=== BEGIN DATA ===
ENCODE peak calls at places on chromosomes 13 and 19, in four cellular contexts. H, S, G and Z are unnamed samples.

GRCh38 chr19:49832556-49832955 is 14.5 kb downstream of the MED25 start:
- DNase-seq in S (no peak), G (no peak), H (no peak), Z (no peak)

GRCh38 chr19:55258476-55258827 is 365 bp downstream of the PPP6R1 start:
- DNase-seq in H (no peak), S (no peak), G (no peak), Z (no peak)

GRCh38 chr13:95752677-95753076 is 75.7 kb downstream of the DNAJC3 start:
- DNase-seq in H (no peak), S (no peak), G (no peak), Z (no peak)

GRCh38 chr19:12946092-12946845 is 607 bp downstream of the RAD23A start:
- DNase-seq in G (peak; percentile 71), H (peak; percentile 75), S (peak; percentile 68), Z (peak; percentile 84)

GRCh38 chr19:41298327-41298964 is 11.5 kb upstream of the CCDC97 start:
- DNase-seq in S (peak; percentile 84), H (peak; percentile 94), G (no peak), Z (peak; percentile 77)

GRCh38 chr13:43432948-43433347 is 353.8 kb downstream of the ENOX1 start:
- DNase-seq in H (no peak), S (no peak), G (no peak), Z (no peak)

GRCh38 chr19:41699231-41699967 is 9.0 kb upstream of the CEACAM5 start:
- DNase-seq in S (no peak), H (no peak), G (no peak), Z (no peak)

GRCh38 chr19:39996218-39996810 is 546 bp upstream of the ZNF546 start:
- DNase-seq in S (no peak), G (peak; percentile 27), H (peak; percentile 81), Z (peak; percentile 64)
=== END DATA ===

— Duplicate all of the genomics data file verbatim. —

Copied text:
ENCODE peak calls at places on chromosomes 13 and 19, in four cellular contexts. H, S, G and Z are unnamed samples.

GRCh38 chr19:49832556-49832955 is 14.5 kb downstream of the MED25 start:
- DNase-seq in S (no peak), G (no peak), H (no peak), Z (no peak)

GRCh38 chr19:55258476-55258827 is 365 bp downstream of the PPP6R1 start:
- DNase-seq in H (no peak), S (no peak), G (no peak), Z (no peak)

GRCh38 chr13:95752677-95753076 is 75.7 kb downstream of the DNAJC3 start:
- DNase-seq in H (no peak), S (no peak), G (no peak), Z (no peak)

GRCh38 chr19:12946092-12946845 is 607 bp downstream of the RAD23A start:
- DNase-seq in G (peak; percentile 71), H (peak; percentile 75), S (peak; percentile 68), Z (peak; percentile 84)

GRCh38 chr19:41298327-41298964 is 11.5 kb upstream of the CCDC97 start:
- DNase-seq in S (peak; percentile 84), H (peak; percentile 94), G (no peak), Z (peak; percentile 77)

GRCh38 chr13:43432948-43433347 is 353.8 kb downstream of the ENOX1 start:
- DNase-seq in H (no peak), S (no peak), G (no peak), Z (no peak)

GRCh38 chr19:41699231-41699967 is 9.0 kb upstream of the CEACAM5 start:
- DNase-seq in S (no peak), H (no peak), G (no peak), Z (no peak)

GRCh38 chr19:39996218-39996810 is 546 bp upstream of the ZNF546 start:
- DNase-seq in S (no peak), G (peak; percentile 27), H (peak; percentile 81), Z (peak; percentile 64)